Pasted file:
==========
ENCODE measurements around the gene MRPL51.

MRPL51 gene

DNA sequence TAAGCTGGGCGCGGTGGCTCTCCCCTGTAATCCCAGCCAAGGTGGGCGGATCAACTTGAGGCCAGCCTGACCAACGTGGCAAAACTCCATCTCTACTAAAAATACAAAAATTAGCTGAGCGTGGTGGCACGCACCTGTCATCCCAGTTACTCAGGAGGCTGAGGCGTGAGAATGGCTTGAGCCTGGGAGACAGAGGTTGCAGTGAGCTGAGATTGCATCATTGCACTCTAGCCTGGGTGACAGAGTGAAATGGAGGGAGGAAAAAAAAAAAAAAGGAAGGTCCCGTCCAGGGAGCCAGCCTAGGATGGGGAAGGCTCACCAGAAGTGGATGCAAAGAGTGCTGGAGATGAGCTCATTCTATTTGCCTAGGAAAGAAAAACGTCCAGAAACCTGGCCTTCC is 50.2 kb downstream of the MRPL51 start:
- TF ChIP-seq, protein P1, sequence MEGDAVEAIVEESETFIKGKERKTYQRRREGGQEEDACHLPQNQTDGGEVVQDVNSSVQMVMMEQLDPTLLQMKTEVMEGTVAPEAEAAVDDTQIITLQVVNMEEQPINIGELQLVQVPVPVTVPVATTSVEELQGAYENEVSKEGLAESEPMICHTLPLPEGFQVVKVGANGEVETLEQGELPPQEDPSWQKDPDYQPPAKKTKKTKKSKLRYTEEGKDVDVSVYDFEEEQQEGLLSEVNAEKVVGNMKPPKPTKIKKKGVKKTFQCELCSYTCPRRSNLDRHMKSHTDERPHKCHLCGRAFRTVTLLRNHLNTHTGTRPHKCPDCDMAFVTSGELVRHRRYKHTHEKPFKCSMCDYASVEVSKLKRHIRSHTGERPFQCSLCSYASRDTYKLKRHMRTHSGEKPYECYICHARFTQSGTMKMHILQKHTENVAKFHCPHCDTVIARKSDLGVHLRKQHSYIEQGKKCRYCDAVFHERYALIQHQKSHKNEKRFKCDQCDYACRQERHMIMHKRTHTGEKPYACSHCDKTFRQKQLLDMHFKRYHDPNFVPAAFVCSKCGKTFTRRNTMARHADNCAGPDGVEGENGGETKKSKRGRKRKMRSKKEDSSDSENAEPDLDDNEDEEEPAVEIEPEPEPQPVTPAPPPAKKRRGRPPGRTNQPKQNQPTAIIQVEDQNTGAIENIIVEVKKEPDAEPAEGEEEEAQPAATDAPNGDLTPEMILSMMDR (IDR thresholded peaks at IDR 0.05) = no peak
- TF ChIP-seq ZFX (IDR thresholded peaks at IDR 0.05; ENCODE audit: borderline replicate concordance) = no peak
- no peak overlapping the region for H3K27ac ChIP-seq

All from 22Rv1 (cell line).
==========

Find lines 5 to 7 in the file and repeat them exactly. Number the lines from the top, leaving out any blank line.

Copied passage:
- TF ChIP-seq ZFX (IDR thresholded peaks at IDR 0.05; ENCODE audit: borderline replicate concordance) = no peak
- no peak overlapping the region for H3K27ac ChIP-seq

All from 22Rv1 (cell line).